Connects to speakers or headphones through Bluetooth or 3.5 mm stereo cable to play music from Amazon Music, Spotify, Pandora, iHeartRadio, and TuneIn. Play music simultaneously across Echo devices and speakers connected via cable with multi-room music.
Call or message almost anyone hands-free with your Echo device. Also, instantly connect to other Echo devices in your home using just your voice.
Controls lights, fans, TVs, switches, thermostats, garage doors, sprinklers, locks, and more with compatible connected devices from WeMo, Philips Hue, Sony, Samsung SmartThings, Nest, and others
Hears you from across the room with 7 far-field microphones for hands-free control, even in noisy environments or while playing music
Includes a built-in speaker so it can work on its own as a smart alarm clock in the bedroom, an assistant in the kitchen, or anywhere you might want a voice-controlled computer; Amazon Echo is not required to use Echo Dot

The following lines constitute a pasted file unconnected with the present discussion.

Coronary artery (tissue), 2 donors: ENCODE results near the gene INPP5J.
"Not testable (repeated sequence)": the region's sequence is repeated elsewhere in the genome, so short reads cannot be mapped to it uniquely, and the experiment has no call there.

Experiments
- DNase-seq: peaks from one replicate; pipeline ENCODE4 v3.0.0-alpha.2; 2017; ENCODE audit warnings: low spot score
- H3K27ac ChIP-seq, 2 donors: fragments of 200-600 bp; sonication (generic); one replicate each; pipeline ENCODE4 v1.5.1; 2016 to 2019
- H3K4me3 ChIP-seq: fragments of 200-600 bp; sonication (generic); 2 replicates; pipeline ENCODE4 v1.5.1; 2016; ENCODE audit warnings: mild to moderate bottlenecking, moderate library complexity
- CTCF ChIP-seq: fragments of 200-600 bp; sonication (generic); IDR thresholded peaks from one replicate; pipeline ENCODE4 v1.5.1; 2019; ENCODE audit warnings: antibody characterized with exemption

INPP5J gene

Always getting smarter and adding new features, plus thousands of skills like Uber, Domino’s, DISH, and more

Five Reasons to Consider Moving to New Zealand

If you weigh the living in New Zealand pros and cons, you will probably understand why so many people migrate to New Zealand. Some of the reasons that outsiders are moving to New Zealand include the following.

A Thriving Economy

Although not everyone who wants to migrate to New Zealand realizes it, the economy is one of the richest in the world when all things are taken into account. Considering living in New Zealand pros and cons, the median household weekly income of $ 1,236 should be a strong pro. When you add to it the fact that there is very little income difference between the richest and the poorest inhabants, moving to New Zealand makes perfect sense.

Free Hospital System

Few countries can boast of a better situation regarding health care. Just look at the mess many countries are in health insurance and a plan to migrate to New Zealand is an intelligent one. Living in New Zealand pros and cons are heavily tipped toward the pros on this one item. Generally speaking, no one moving to New Zealand is denied health care.